By Steve Elliott
Thousands of state residents who have been busted for marijuana possession in the past now have the right to get their convictions erased after the Connecticut Supreme Court on Monday ruled that the violation had been downgraded to the same level as a parking ticket.
The unanimous 7-0 ruling came in the case of Nicholas Menditto, 31, a former resident of Manchester and Boston who had asked for his convictions to be overturned after the Connecticut Legislature in 2011 decriminalized possession of small amounts of cannabis, reports Dave Collins at the Associated Press.
"It's a topic multiple states will have to be facing," said Menditto's attorney, Aaron Romano. "Because marijuana is being decriminalized across the United States, this issue needs to be addressed."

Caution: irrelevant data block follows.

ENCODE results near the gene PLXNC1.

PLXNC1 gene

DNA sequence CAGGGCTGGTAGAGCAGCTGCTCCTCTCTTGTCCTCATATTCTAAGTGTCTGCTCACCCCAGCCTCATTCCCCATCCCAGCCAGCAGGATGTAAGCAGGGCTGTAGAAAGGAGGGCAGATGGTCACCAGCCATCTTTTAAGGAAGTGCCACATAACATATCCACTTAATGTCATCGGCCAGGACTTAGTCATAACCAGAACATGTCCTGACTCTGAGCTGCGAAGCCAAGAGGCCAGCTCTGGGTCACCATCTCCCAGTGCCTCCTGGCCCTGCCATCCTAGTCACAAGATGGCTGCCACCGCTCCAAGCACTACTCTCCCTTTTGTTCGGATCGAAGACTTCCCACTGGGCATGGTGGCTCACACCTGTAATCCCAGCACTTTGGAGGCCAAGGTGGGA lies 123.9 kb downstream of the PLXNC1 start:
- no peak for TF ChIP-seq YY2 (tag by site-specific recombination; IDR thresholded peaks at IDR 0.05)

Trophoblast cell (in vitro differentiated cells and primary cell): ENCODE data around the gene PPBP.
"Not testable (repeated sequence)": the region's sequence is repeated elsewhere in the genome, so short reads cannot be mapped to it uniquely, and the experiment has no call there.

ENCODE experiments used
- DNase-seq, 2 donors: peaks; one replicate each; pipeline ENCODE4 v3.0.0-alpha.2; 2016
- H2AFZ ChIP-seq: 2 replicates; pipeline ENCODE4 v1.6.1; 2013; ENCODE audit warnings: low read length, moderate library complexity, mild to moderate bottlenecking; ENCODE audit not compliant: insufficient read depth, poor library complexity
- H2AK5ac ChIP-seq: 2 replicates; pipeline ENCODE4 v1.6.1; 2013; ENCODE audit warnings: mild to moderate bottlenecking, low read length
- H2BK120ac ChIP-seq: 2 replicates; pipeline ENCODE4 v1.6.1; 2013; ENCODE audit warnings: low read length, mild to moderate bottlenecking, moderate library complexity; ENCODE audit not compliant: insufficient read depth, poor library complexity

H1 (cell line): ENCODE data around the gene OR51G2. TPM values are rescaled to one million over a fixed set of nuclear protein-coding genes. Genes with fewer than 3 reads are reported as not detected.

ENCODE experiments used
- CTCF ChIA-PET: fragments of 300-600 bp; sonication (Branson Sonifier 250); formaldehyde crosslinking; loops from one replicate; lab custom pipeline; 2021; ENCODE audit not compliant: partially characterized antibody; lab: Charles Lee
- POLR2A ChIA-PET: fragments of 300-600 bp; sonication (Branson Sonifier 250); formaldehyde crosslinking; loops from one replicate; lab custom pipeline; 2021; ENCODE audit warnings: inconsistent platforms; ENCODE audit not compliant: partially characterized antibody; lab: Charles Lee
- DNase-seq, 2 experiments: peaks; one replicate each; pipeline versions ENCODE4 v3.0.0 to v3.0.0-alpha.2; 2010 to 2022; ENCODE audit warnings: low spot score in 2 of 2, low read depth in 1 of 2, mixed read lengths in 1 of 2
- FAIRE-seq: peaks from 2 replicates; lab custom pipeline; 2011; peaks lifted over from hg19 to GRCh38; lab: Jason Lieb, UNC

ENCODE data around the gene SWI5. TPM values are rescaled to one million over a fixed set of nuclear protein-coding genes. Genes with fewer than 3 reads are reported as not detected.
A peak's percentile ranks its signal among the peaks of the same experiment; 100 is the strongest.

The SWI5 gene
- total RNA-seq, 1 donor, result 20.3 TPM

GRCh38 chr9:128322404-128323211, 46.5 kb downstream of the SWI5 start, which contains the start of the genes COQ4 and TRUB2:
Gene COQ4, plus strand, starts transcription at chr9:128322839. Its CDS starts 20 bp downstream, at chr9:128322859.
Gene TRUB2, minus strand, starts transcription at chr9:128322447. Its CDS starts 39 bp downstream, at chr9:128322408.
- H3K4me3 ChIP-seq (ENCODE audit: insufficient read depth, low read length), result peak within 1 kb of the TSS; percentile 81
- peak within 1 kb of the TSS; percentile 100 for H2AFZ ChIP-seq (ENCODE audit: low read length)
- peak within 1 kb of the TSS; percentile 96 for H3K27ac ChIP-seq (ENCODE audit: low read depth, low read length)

Last year, Colorado's second-highest court ruled that some people who have been convicted of possessing small amounts of pot can ask for those convictions to be thrown out under the state law which legalized recreational marijuana.
In 2011, Connecticut Gov. Dannel P. Malloy and the Legislature changed possession of less than half an ounce of cannabis from a misdemeanor, with potential jail time, to a violation with a $150 fine for a first offense and $200 to $500 for subsequent offenses.